Last weekend the weather man suggested that there might be a short break between the storms that have been battering the UK for the last couple of months. So I had a quick gander at one of my OS maps and choose a nice route near the town of Crianlarich. As is always the case in winter, time was the main concern. If you’re lucky you might get six or seven hours of walkable daylight. But you’ll probably have to get up several hours before dawn if you’re going to get to the hill by the cutomery mid-morning.
The weather got progressively more dodgy the further west I went, but there were enough breaks in the cloud to suggest that things might hold off for a while. After a few minutes spent discovering that the layby I was in wasn’t the one on the map, I found the trail and strode off up the glen. The pack was a little heavy today. Crampons, ice axe, food, water and all the necessary clothing layers mean my typical winter bag weighs something like 9-10 kilos. Heavy, but nothing compared to the climbers who have to take all their ropes and gear. It’s enough to get the ticker pumping briskly, which you soon realise is pretty important because it can feel a little chilly when the wind is gusting to 50mph.
The day turned out to be a pretty good lesson in what’s fantastic and frightening about winter hill walking. The most striking thing was how localised the weather can be in the mountains. For most of the walk up the glen the first hill was cloud free and the snow brightly reflected light around the corrie. But the hill next door, just a couple of hundred yards away, was awash with dark brooding storm clouds and flurries of snow. It was the sort of day where navigation is really important. It’s incredibly easy to get thinking that a spell of clear weather means you can forget worrying where you are. But the next batch of weather can come through so fast that before you know it there’s a white-out and you can’t work out where that cliff face was supposed to be.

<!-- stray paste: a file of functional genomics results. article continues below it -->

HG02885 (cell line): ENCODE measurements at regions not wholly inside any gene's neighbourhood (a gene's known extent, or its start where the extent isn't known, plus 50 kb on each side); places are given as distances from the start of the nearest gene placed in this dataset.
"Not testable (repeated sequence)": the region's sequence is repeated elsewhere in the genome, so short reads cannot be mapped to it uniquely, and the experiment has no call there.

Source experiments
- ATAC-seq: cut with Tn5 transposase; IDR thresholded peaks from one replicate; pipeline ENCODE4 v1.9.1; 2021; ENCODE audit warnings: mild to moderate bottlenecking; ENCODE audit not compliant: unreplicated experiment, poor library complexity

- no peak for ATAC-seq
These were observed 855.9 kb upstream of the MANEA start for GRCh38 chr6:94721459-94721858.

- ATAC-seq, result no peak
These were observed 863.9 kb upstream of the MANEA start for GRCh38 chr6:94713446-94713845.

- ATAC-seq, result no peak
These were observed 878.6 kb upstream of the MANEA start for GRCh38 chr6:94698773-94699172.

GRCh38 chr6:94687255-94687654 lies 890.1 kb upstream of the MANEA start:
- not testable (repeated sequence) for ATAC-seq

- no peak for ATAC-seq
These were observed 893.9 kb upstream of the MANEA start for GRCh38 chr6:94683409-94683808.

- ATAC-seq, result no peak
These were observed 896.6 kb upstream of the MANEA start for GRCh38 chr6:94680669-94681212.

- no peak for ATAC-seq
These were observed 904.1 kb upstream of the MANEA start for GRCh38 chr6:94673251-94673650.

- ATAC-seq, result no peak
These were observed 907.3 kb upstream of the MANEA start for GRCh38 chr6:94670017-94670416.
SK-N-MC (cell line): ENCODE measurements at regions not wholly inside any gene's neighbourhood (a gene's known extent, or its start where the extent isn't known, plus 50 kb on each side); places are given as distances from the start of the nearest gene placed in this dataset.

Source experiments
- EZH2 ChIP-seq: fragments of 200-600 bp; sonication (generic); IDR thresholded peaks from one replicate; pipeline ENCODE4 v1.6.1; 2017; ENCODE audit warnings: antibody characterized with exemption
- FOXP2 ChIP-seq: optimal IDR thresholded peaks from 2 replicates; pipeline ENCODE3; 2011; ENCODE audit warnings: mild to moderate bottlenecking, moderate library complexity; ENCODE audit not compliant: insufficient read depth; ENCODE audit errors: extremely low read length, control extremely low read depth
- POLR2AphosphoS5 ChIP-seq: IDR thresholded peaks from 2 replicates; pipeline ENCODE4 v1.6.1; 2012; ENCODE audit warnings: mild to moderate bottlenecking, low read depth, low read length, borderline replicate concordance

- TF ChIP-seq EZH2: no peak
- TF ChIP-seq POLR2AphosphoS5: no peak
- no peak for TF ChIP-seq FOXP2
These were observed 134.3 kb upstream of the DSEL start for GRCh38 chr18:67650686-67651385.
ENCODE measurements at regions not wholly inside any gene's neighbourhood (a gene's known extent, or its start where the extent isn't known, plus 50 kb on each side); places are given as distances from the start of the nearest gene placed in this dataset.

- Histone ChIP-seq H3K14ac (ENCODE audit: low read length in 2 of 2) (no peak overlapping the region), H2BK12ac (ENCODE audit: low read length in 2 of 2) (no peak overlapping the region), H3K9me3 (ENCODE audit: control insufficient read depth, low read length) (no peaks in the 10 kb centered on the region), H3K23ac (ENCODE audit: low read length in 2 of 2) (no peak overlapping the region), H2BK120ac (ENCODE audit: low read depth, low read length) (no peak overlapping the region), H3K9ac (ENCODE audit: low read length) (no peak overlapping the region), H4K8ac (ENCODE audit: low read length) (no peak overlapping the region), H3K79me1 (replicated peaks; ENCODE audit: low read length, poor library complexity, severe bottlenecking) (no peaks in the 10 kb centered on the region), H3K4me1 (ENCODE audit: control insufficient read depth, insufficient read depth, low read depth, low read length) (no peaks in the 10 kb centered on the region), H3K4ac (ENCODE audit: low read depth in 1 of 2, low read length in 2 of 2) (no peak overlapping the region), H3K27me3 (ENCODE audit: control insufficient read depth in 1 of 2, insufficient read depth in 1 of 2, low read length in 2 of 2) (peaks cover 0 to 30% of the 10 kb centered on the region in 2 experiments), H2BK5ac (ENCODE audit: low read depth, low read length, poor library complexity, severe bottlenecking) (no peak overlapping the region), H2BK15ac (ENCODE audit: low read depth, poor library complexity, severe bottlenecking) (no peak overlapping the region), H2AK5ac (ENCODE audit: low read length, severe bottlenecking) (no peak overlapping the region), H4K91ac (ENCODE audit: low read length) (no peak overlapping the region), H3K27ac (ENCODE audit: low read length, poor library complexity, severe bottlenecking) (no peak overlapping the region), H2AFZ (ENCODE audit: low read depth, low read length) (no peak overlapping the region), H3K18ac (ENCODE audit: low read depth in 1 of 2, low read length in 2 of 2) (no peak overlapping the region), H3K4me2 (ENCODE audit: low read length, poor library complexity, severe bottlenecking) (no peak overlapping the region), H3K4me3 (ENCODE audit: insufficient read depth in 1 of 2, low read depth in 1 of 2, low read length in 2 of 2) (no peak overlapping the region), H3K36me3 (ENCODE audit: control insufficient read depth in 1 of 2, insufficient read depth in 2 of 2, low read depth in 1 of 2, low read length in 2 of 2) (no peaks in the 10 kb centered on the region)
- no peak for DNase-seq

As it turned out one of the ‘next batches’ of weather ambled by as I reached the first cairn, so some careful compass work duly preceeded the jaunt along the pondering ridge. When I got to the the end of the ridge, the map told me to expect a little scramling to get down. At this point some of the clouds lifted enough to show the gaping corrie below. A little bit of inventive ice axe work and the difficulties were soon overcome and a beautiful little lochan was the reward. The thought of trout living up here was difficult to resist, but in reality it’s got to be unlikely. Trout can live in some pretty exceptional places but this was a little excessive. Much more hopeful for trout was the pretty burn running down the glen. As I had walked along it earlier in the day images of backcountry New Zealand rivers came to mind, clear and swift and extremely fishy. I always wonder about these little remote burns. I know they contain trout, and one day I’ll find one that contains trout longer than my finger.
The next hill was a long gentle ridge. On a good day the view would be terrific, but today the weather reached its peak ‘shitness’ quotiet right as the summit was reached. The wind picked up to face-peeling level, and the eye-watering sleety-snow and flapping bag straps were a nice reminder that central heating, hot tea and houses might have their place after all.
Sometimes there’s a special time near the end of a walk where the hard uphill slogs have come and gone and you start to think about other things. Things like dinner and your aching knees and that burning hot spot on your left heel. But if the weather feels like it there might be a brief moment where the white-out softens and you see across the glen towards the dropping sun, and the lingering clouds get dyed orange and pink. It’s like you’re in a giant windy watercolour painting and you suddenly remember why you’re there.
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